by Kara Douglas
This is a novel, but closely based on historical fact. It was written in response to the author’s own father dying from mesothelioma caused by exposure to asbestos fibres while working in the asbestos mines in Wittenoon, a town in the Pilbara region of Western Australia.
It is told through the eyes of a young Italian man Abele, Maria, and later, their daughter Luciana who along with hundreds of others, were recruited to work in the mine.
They were promised wages sufficient to set them up for life, had their fares paid to Australia, and provided with a company house in a town built for the mine by the government. They overcame the outback heat, working doubled over in mine shafts one metre high, constantly covered in dust and fibres and built a life for their families. The town grew to 20,000 people, with schools, medical centre and pub.
What they were not told was that the company knew of the dangers of asbestos, and were deliberately ignoring the safely regulations and the advice of safety and health inspectors in order to make the most profit possible.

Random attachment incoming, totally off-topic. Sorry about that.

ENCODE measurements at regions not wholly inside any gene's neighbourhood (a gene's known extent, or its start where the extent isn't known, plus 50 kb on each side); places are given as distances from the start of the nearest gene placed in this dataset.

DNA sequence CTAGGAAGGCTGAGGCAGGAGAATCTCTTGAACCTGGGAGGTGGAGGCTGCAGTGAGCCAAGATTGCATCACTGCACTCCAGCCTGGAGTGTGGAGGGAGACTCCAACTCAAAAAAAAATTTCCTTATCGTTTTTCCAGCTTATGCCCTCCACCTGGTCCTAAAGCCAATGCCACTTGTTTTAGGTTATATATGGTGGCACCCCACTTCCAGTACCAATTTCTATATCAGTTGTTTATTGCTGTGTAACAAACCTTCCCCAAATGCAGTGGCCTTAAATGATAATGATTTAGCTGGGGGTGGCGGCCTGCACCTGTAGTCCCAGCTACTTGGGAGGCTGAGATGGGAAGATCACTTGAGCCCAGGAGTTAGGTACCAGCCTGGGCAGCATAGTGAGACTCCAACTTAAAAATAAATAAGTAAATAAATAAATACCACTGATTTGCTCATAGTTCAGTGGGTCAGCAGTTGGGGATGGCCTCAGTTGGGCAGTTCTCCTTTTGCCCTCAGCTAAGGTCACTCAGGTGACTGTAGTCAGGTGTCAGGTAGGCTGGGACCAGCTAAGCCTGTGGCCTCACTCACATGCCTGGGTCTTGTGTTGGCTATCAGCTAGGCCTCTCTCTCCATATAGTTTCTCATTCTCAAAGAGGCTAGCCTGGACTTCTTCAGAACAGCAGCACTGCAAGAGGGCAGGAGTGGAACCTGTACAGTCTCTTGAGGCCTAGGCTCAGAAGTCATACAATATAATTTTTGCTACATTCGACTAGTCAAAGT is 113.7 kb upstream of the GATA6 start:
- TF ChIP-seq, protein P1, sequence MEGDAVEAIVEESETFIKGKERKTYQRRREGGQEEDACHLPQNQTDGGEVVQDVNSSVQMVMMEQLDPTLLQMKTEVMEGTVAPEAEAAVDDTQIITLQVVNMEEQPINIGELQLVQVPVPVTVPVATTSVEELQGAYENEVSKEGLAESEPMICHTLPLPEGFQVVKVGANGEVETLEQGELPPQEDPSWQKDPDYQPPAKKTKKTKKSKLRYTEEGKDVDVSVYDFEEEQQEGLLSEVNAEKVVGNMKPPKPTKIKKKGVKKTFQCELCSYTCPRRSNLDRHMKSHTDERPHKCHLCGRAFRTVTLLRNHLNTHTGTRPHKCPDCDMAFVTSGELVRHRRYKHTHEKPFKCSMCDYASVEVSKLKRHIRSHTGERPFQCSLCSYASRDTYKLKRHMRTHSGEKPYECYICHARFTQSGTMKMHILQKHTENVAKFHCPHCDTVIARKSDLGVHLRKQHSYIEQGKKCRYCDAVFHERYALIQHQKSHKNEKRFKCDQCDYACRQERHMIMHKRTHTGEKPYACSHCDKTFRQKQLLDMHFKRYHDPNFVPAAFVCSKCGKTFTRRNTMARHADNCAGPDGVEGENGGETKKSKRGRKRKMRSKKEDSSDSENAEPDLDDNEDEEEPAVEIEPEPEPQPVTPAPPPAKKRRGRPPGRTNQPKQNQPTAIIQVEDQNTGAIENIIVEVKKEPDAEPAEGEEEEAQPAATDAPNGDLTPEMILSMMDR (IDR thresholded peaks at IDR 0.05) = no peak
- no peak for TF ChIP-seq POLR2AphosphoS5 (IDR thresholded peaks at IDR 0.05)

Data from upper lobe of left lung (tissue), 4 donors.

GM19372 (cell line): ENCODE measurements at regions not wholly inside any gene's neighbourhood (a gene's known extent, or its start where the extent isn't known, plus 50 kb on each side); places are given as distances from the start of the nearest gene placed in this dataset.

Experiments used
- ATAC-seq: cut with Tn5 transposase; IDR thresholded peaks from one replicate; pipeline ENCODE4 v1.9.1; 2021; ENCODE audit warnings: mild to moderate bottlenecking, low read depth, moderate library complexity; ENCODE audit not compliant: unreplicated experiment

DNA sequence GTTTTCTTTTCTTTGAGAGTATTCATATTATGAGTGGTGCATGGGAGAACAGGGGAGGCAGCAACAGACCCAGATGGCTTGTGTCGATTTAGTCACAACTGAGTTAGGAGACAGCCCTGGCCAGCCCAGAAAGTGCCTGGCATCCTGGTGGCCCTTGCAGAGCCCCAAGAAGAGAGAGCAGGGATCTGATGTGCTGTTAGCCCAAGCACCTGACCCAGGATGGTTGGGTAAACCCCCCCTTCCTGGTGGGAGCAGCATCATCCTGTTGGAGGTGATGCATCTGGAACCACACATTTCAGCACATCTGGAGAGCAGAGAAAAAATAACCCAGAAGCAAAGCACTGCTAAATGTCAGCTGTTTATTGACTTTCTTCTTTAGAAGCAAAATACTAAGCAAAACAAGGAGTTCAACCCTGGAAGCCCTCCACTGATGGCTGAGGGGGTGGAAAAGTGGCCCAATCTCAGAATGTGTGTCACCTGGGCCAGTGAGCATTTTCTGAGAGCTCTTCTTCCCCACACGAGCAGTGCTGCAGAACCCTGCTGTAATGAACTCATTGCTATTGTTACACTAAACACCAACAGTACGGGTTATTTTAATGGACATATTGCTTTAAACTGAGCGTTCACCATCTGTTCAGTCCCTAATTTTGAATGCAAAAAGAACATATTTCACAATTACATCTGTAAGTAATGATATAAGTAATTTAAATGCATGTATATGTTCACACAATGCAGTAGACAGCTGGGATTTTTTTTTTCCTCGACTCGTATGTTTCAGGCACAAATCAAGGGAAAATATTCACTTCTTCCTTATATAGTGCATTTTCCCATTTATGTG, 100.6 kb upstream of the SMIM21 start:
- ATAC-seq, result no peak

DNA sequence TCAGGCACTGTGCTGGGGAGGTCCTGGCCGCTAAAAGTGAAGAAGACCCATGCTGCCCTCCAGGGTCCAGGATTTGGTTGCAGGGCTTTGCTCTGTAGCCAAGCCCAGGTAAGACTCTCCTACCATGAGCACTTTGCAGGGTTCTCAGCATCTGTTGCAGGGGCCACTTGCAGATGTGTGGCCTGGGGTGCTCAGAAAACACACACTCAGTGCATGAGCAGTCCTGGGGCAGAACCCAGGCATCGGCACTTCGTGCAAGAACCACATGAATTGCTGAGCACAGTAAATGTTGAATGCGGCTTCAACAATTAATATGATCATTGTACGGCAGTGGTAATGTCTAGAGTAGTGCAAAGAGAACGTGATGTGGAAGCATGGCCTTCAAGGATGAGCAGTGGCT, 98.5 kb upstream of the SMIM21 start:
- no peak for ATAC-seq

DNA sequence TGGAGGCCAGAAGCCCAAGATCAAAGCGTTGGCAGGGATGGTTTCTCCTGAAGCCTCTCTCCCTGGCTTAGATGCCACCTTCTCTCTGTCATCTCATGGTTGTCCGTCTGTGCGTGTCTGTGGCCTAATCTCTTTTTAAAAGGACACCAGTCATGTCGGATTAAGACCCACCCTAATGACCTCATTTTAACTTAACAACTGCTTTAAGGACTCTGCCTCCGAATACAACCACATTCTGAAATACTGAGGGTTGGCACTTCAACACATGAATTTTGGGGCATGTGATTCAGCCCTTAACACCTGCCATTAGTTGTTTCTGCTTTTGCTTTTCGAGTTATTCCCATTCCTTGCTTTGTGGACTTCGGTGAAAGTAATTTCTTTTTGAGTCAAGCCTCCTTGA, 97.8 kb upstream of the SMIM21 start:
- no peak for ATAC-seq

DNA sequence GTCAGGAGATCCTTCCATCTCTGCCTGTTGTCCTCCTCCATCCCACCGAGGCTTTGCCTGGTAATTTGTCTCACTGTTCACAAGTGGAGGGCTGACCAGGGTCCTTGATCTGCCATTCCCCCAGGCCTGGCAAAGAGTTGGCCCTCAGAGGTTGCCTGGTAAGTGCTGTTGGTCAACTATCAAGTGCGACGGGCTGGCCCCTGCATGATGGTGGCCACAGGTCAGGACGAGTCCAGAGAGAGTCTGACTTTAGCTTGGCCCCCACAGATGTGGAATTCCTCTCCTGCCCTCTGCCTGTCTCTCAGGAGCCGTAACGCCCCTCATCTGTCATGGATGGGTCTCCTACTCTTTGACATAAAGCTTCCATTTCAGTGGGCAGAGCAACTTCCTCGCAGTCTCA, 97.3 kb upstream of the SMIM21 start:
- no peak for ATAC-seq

The story tells of the experiences of the family while living in Wittenoon and their later life in Perth, culminating in the precedent-setting civil law case, brought by Abele against the owners of the mine.
Two thousand of the former inhabitants of Wittenoon have died from asbestos disease, making this town one of Australia’s worst environmental sites. It reminded me very much of the Erin Brockovich story.
The author’s strategy of telling each chapter in the person of one of the characters makes the book a fast-moving and easy read, a sad tale of deceit and unnecessary death.
It is well worth the price.
Author: Kara Douglas
Publisher: Redust Publishing